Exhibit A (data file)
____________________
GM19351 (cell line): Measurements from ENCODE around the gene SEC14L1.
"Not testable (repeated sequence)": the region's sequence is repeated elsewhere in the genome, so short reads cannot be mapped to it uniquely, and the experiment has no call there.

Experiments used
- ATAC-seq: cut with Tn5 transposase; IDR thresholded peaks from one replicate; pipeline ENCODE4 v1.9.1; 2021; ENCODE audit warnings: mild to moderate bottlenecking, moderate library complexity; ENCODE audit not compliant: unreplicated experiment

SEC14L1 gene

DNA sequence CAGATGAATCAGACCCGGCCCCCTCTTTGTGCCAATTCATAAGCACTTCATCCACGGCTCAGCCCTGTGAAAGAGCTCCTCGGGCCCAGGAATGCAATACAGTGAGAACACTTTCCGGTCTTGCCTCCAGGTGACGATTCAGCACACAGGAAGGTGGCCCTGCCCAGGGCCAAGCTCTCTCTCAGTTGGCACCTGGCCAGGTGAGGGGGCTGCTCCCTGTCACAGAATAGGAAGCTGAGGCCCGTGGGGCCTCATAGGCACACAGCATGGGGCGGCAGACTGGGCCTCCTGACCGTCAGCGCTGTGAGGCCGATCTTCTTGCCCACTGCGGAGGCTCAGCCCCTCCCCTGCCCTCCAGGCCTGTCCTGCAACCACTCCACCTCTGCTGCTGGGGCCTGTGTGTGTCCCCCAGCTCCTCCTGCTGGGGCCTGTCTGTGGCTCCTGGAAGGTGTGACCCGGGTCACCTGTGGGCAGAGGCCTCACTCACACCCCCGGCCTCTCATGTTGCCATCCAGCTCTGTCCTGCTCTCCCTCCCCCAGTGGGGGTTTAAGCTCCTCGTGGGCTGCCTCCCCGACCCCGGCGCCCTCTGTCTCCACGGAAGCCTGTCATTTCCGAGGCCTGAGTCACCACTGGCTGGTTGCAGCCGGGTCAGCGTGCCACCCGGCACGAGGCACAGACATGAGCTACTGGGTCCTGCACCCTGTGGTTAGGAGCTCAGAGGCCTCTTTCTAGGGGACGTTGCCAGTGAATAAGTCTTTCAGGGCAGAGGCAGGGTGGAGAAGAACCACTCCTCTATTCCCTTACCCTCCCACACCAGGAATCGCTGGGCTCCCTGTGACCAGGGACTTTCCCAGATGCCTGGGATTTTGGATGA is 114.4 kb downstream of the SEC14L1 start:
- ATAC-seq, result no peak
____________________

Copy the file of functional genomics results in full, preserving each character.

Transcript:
GM19351 (cell line): Measurements from ENCODE around the gene SEC14L1.
"Not testable (repeated sequence)": the region's sequence is repeated elsewhere in the genome, so short reads cannot be mapped to it uniquely, and the experiment has no call there.

Experiments used
- ATAC-seq: cut with Tn5 transposase; IDR thresholded peaks from one replicate; pipeline ENCODE4 v1.9.1; 2021; ENCODE audit warnings: mild to moderate bottlenecking, moderate library complexity; ENCODE audit not compliant: unreplicated experiment

SEC14L1 gene

DNA sequence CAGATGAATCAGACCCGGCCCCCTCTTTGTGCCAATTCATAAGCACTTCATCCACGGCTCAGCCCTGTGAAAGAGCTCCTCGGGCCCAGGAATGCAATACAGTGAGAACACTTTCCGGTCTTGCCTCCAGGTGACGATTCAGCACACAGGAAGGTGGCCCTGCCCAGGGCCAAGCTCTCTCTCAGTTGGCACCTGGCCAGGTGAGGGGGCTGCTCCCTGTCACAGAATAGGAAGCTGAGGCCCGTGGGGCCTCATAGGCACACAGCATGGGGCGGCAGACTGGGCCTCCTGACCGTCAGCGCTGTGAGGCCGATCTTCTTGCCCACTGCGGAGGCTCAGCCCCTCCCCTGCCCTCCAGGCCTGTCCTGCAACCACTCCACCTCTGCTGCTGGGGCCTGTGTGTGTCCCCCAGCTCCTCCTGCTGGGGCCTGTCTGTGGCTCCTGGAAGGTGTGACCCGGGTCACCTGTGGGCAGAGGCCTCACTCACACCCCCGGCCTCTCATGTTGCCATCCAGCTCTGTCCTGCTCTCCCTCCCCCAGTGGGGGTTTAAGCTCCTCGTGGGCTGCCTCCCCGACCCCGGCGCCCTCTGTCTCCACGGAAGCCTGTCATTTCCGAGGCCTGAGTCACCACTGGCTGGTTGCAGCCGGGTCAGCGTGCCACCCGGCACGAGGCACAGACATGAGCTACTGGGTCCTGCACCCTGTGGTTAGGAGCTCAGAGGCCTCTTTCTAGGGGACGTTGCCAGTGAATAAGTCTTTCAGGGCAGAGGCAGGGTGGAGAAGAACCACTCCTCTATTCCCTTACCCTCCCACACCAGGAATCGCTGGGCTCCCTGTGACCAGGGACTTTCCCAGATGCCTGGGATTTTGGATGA is 114.4 kb downstream of the SEC14L1 start:
- ATAC-seq, result no peak